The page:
Taking the Right Risks | Working together to revitalise our regions
Our previous work on regional development laid out the evidence that large parts of New Zealand are facing a 30 year wave of change leading to economic and demographic stagnation or decline. This policy paper weighs up the international evidence for and against a wide range of regional development policies designed to assist regions to face this wave of change head on.
It draws on more than 200 studies covering more than 90 places in 24 different countries, and delivers four key overall lessons and four policy recommendations for New Zealand’s leaders in central and local government. Our goal is to assist communities, towns, cities, regions, and our nation as we grapple with the forces of globalisation, automation, ageing populations, and climate change.
The first step is to acknowledge the long-term reality that a region is facing by undertaking a growth and decline stocktake. To this end, we provide a checklist of indicators of regional growth or decline; and a dashboard of economic and demographic performance. These are designed to empower local regional planners to maximise positive outcomes for their communities.
The second step is to understand how Smart Growth and Smart Decline policies might turn potential pathways into real positive change in our regions. We consider the international evidence on how to: improve local resilience and productivity; attract inward investment; and increase the supply of labour. We also show how New Zealand is lagging behind other countries and communities the world over in using Smart Decline policy alongside growth policy to maximise wellbeing.
When considering improving local resilience and productivity we look at the use of R&D grants and tax credits, migration’s effects on firm level innovation, picking “industry or sector” winners, the effects of top down funding on innovation and the use of smart specialisation. Turning toward how places attract inward investment we explore the use of non-financial incentives like small place revitalisation, investing in physical assets or heavy infrastructure, the role of rebranding and flagship developments and the attraction of creative industries. We also explore the use of financial place-based subsidies, finding that these often redistribute rather than reinvigorate economic activity. Looking at how places have tried to improve the underlying supply of labour we study the use of youth initiatives and the retraining of older workers, spatial migration solutions, and the use of welcoming and settlement policy.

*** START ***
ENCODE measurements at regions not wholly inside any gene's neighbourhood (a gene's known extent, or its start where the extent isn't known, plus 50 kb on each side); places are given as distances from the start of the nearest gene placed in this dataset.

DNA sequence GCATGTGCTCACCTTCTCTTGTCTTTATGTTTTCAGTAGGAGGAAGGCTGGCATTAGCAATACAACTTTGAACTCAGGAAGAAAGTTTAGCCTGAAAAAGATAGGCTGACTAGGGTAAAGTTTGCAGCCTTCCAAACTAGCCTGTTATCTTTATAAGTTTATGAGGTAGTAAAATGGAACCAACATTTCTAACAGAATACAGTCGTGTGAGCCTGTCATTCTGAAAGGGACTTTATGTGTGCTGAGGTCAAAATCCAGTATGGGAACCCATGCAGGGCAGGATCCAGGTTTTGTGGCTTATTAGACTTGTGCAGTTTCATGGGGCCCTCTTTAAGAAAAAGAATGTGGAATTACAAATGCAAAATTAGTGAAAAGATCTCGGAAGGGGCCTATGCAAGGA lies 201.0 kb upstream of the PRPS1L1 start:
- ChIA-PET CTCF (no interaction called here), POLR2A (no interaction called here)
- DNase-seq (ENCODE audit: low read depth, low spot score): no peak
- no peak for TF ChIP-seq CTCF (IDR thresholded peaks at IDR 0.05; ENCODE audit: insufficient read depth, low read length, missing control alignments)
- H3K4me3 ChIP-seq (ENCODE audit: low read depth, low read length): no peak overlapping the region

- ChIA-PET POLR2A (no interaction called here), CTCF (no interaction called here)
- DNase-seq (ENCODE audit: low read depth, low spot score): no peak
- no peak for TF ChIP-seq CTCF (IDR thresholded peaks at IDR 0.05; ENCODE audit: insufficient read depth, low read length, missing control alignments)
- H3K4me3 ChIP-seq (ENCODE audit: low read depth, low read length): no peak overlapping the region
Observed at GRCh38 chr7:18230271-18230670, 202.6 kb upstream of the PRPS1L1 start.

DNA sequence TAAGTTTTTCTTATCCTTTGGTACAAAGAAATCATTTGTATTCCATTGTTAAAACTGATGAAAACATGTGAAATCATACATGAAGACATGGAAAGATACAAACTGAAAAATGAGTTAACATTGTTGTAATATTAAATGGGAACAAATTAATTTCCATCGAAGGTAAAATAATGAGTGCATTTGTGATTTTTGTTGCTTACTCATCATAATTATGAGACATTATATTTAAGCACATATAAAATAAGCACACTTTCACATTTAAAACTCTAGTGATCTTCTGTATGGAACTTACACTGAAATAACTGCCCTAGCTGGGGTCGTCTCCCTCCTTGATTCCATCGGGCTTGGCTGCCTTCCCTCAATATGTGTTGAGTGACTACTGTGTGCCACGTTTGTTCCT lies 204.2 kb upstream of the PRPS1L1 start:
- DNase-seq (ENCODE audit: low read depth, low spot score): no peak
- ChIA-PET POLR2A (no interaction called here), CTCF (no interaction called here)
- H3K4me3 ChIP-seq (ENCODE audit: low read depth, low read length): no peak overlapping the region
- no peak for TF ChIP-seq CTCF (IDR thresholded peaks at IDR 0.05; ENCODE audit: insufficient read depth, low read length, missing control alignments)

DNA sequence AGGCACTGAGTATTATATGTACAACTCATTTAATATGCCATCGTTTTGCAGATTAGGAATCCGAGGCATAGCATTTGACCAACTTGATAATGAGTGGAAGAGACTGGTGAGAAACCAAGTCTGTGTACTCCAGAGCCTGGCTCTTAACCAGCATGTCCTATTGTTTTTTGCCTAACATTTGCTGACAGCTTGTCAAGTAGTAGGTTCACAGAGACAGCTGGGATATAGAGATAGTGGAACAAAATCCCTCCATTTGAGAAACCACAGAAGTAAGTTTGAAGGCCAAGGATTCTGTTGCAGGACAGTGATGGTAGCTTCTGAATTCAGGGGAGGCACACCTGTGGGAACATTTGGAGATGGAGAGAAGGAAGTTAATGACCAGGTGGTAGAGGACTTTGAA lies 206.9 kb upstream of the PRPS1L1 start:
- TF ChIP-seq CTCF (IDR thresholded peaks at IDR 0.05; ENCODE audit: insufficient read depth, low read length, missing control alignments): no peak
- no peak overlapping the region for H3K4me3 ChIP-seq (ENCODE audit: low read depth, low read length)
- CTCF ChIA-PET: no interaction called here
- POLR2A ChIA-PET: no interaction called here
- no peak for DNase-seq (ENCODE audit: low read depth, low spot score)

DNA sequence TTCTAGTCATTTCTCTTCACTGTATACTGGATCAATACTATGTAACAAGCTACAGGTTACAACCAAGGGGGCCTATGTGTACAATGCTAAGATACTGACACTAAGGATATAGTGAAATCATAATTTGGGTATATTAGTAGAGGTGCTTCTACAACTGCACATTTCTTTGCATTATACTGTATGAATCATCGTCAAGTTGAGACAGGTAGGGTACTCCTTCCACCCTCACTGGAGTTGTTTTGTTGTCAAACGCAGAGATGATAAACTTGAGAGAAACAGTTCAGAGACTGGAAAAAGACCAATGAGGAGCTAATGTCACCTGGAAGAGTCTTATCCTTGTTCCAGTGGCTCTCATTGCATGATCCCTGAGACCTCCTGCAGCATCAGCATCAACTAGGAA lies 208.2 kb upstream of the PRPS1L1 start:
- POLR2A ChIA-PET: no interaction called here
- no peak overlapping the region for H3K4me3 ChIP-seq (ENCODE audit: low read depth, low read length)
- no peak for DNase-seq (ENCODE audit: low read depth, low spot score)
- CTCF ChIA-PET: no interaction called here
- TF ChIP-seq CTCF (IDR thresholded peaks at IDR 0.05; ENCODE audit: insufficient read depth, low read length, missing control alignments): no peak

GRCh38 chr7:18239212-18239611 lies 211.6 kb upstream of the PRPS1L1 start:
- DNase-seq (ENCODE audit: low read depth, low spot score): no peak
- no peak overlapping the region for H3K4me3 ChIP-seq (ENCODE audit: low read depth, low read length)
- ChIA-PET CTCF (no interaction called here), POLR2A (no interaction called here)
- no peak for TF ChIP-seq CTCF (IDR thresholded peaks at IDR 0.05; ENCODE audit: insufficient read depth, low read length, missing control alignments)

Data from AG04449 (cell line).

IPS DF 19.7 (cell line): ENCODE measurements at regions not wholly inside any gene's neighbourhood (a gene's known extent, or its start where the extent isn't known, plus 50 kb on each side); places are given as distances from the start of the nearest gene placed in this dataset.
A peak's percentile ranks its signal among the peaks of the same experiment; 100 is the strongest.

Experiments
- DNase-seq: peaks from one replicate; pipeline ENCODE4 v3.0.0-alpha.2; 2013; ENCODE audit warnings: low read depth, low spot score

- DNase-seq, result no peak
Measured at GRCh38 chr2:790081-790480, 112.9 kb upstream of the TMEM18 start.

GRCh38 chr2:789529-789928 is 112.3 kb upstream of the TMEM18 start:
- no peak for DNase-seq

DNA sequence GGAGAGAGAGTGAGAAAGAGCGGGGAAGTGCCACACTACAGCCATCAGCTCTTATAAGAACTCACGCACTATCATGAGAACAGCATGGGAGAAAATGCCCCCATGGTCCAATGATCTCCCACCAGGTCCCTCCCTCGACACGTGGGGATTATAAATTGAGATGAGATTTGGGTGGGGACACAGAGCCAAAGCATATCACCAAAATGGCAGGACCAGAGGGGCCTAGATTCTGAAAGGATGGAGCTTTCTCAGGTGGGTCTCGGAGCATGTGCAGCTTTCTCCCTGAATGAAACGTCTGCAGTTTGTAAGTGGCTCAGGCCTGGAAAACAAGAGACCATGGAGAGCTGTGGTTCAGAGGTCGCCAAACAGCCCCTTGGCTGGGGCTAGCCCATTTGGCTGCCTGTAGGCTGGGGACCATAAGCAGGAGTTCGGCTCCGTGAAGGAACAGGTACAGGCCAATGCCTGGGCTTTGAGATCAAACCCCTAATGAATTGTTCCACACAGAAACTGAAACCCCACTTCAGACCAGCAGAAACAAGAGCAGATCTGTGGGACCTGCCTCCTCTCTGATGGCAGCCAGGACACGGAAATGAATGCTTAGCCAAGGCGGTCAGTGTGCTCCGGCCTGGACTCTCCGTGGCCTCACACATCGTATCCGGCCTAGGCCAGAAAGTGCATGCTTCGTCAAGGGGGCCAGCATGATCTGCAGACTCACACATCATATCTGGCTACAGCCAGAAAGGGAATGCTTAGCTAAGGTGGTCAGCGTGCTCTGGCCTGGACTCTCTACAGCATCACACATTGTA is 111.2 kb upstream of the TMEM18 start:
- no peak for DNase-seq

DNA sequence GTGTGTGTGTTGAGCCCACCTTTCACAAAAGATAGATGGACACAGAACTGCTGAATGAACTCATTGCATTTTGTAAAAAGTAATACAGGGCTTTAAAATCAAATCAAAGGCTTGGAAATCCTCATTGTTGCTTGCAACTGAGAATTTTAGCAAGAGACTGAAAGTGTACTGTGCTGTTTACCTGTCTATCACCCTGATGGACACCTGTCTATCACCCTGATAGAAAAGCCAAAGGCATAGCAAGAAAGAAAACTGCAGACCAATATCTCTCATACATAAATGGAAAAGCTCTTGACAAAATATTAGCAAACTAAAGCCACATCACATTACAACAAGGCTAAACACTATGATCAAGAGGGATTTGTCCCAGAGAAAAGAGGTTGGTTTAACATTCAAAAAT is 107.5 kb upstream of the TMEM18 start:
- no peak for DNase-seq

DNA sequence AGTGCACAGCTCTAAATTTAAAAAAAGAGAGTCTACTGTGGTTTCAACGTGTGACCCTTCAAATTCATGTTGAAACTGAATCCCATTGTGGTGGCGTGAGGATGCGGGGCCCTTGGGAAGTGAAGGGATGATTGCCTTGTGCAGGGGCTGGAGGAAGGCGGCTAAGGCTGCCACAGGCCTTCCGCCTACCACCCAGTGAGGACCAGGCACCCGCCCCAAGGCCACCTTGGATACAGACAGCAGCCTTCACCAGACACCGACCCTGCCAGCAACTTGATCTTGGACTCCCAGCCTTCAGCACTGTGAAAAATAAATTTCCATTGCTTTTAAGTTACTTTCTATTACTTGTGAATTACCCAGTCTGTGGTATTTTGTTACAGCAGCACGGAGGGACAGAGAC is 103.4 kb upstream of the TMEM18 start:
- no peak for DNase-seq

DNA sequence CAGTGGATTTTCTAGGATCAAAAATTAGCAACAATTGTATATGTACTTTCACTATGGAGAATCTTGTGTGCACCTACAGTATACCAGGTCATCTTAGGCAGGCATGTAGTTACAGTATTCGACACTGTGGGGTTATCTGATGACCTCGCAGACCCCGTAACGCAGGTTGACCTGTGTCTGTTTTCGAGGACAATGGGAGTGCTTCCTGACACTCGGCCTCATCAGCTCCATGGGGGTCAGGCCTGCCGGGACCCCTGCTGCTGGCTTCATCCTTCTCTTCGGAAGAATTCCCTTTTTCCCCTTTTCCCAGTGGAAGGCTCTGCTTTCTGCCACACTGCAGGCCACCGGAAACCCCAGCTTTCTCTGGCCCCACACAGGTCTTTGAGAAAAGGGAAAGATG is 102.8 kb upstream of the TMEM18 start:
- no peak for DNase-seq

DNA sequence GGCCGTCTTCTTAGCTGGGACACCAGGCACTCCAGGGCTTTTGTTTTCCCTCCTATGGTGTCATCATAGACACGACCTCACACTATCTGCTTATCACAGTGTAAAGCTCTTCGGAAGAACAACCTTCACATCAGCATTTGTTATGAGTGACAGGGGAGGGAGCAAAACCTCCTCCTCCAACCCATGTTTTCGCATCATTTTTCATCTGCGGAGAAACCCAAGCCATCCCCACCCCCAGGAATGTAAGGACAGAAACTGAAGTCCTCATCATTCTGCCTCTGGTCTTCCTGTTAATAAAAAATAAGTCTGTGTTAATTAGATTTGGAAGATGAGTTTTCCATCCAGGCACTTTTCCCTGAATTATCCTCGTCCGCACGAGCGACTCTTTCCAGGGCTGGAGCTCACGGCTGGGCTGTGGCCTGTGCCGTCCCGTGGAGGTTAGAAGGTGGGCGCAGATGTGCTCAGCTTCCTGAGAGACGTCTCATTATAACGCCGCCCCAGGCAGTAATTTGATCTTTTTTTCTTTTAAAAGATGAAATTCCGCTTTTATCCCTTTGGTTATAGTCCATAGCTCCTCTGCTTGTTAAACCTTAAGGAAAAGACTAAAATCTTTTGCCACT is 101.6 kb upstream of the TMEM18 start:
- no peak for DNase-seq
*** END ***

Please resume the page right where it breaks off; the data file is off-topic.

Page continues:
Turning towards Smart Decline policy solutions, we examine the role that rightsizing, densification policy, demolition or green space creation, and the use of multi-use planning can have on people’s wellbeing. We also survey the increasing role that relocation and exit policy will play in New Zealand’s future, emphasising that relocation or exit must be led by the local communities themselves.
What becomes apparent from the international literature is that there are no ideal “drag and drop” solutions guaranteed to work in New Zealand. Rather, regional development policy is both high risk and needs to be highly tailored to local conditions. At the same time however, four key lessons emerge from within the literature. Taken together, these lessons provide a framework to help minimise the “bloody big risk” of spatial regional development policy:
- Goals: Communities and governments must be clear in what they want to do to enable evaluation of outcomes and the resulting adjustment of initiatives;
- Governance: Multi-level governance is crucial to success—neither top-down nor bottom-up solutions are sufficient on their own;
- Funding: Regional development funding needs to support multi-level governance and minimise the creation of dependencies; and
- Focus: Regional development strategies need to be comprehensive and include both growth and decline policies at the same time if they are to be successful.
Maxim Institute suggests that the following four policy recommendations shape both central and local government spatial policy. We recommend that New Zealand should:
- Develop clear regional development goals and rank and prioritise them to make evaluation of initiatives possible.
- Trial smart specialisation as a regional development policy tool, with the aim of boosting collaboration, and co-operation across firms and regions.
- Use special policy zones as a way to trial spatial policy change, including funding models.
- Require all council long-term planning documents to incorporate both growth and decline scenario planning.
These policy recommendations will be meaningful first steps towards ensuring the regions of New Zealand are enabled to be all that they can be, in times of growth and decline. As New Zealand moves increasingly towards harnessing the great potential benefits of spatial policy tools, we must do all we can to minimise the associated risks. It is important to bear in mind that this type of spatial “[p]olicy experimentation implies a certain tolerance for failure. Regions can be excellent laboratories, and policy makers need to be given space to learn from mistakes.” Implemented well, these policies should give our regions the chance to flourish that they deserve.go back